If you read my [resume], you’d be stunned by the number of jobs in different sectors that I’ve had. I was never very conflicted about leaving one job and taking on another, even if I knew nothing about it. Partly because I had the privilege of a middle-class safety net, partly because, again, my confidence. If I f*cked up or got canned, I always knew that there would be another hustle for me. Other than with my ex, I never attached my identity too tenaciously to any one position. I think that’s a potential recipe for disaster — what happens if you get fired? Are you lost because you no longer feel whole? No, thank you.

What was your motivation for beginning kung fu training?

I never had to work out to stay thin, thanks to my mother’s hummingbird metabolism, but as I neared 30, I wanted to be more fit so I started going to the gym, which I found so boring. Then I met Wu-Tang Clan and they introduced me to kung fu flicks and the beauty of Asian culture in general, which I had rejected from childhood. I decided I wanted to start to train.

I had no idea that training would lead to me being at my strongest at 54 and the man I would partner with in business and life and parenthood. That’s a profound gift and I owe that to the Clan!

Dana Scruggs

How did your priorities change when you became a mom?

My priorities changed completely as a mother. The second I gave birth I knew two things with utter certainty: That I would die for my child in an instant, and that I would kill for my child just as quickly. My child’s safety is my primal and primary concern such that every single move I make is for them — from the jobs I take to where we live to the men I date.

What’s your relationship with hip hop like today?

I don’t have a relationship with current hip hop. As a 54-year-old mother, I think it would be weird if I said that the music of today is the soundtrack to my life. It doesn’t mean I don’t enjoy certain songs and artists, but the music doesn’t speak to me the way it used to. To be clear, that’s neither a judgment nor indictment of the music; I simply got too old for it. In my eyes, it’s the most youth-centered genre of music: it’s made by the young, about the young, for the young. My 17-year-old daughter and 19-year-old son are total hip hop heads, thank god, and they tell me anything I need to know. I love and respect the culture because it gave me so much, but it’s no longer the music I listen to on the daily.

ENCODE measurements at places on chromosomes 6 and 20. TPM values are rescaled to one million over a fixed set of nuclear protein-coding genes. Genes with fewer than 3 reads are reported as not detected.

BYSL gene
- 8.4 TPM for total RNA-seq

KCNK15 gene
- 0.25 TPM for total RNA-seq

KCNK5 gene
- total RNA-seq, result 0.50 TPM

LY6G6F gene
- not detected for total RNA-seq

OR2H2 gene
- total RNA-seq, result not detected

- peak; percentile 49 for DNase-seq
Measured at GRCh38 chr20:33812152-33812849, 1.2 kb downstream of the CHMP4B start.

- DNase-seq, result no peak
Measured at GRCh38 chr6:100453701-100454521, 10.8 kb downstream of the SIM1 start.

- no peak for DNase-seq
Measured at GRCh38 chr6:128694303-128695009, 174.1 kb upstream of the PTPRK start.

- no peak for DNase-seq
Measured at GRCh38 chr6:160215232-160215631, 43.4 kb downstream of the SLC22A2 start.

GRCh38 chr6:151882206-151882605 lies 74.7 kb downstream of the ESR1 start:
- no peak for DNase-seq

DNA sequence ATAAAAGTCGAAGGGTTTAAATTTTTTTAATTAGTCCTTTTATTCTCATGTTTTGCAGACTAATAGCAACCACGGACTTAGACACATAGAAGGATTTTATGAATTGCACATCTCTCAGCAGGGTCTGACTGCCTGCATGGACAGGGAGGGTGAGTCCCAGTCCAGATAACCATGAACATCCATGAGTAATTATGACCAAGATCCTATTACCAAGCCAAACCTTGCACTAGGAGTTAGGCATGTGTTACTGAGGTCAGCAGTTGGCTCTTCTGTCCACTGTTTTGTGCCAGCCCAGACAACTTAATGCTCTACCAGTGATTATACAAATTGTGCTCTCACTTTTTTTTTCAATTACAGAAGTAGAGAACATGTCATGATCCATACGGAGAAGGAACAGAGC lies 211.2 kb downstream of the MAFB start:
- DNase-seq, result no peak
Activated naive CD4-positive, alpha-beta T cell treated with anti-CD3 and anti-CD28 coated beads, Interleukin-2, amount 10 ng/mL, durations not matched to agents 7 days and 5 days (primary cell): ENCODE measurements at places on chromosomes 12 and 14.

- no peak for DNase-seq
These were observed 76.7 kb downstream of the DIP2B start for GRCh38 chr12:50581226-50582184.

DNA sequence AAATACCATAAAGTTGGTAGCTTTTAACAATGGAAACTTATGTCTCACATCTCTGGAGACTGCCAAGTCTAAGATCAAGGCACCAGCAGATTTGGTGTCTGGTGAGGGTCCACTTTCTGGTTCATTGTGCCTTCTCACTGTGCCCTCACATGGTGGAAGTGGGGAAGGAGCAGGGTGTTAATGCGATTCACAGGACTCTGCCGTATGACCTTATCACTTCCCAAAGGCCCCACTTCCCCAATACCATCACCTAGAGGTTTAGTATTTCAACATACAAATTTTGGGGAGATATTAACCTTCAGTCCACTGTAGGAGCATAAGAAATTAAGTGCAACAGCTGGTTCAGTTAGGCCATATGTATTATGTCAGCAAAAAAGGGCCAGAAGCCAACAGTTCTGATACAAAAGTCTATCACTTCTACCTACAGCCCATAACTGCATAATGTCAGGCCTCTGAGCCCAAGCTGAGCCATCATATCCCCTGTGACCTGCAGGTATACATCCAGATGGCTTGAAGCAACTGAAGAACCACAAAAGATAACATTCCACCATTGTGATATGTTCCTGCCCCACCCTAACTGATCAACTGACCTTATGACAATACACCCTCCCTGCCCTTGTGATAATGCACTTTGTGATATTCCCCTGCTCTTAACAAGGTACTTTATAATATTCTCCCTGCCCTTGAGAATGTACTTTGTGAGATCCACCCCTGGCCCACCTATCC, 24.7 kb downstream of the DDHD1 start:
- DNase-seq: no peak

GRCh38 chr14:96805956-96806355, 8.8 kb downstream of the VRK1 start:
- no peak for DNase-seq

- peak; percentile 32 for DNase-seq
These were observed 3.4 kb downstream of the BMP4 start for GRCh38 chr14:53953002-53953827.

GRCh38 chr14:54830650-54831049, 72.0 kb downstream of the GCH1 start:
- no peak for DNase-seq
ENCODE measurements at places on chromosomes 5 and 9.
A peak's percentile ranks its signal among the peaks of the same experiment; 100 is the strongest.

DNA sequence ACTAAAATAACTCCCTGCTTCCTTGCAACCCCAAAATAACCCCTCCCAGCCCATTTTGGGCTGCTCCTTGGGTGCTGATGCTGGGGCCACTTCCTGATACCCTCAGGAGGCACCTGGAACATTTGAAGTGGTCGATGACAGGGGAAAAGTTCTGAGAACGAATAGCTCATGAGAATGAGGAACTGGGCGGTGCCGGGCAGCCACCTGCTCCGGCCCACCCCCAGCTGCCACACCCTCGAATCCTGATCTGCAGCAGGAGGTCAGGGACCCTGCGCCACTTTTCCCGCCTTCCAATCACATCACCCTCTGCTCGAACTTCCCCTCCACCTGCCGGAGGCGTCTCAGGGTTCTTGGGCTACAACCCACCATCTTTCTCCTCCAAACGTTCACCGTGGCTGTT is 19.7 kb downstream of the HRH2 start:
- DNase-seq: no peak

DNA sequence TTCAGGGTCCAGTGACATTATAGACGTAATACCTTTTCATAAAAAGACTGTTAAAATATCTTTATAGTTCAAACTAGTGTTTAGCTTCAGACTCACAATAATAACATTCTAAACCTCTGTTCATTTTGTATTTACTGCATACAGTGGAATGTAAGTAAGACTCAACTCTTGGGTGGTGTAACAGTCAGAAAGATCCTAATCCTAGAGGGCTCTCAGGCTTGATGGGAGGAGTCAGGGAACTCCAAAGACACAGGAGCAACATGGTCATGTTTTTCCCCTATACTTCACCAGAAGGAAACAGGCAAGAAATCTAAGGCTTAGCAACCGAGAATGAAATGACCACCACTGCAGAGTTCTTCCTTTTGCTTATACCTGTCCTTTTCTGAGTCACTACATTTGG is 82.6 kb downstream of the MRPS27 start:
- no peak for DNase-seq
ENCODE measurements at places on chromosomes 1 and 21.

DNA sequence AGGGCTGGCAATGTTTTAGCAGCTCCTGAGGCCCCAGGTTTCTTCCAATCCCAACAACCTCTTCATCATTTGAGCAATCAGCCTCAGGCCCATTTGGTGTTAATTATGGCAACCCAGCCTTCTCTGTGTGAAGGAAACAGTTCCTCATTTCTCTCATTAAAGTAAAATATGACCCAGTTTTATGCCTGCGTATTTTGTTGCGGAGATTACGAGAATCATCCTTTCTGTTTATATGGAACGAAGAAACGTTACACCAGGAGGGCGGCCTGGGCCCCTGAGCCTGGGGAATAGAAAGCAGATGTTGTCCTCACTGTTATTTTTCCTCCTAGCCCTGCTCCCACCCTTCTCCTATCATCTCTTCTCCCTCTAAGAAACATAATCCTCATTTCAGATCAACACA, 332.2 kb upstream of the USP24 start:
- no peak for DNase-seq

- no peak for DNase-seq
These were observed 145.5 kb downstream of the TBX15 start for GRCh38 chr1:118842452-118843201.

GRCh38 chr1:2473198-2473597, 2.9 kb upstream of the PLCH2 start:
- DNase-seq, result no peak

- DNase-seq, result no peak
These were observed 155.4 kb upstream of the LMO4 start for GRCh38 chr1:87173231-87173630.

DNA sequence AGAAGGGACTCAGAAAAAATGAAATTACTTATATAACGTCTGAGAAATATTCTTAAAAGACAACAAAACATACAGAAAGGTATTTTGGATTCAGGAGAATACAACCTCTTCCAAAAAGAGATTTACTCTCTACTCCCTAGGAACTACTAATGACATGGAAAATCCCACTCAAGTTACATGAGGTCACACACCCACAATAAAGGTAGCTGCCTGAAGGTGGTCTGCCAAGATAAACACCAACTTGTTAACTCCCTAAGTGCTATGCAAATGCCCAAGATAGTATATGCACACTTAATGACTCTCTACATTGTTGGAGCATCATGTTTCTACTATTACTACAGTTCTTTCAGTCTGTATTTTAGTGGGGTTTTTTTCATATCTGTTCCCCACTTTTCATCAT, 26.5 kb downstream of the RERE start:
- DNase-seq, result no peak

I'm curious: What's it been like to dive back into the dating scene in your 50s?

I was 42 when I left my ex and hadn’t been single since I was 30, which was in 1995. Well, guess what happened in the meantime? The internet and smartphones. When I emerged from that relationship I felt like ... "Wait, you send pictures of what, how?" But let me tell you, once I crossed that line, I was an instant pro.

What's next for Sophia Chang?

Well, at 54 I have a new career: I’m an author. I have more books in me for sure. I also have a number of TV shows in development, one that’s a scripted project about me. I will be a showrunner one day and make sure that my Asian sisters and brothers are brought into the writers’ rooms and we are properly represented.

So: What's the secret to becoming the baddest b*tch in the room?

I don’t know that there’s a secret to becoming the baddest b*tch in the room. What I do know is that it starts by self-examination and self-celebration. I hope my memoir inspires women to mine their power and see their beauty. It’s not only the amazing aggregate of our qualities that makes us the baddest b*tch in the room, it’s also claiming it. I know that’s hard, but more of us need to get there if we’re going to rule the world, right?

Courtesy of Audible

This interview has been edited for length and clarity.

This post is sponsored by Audible.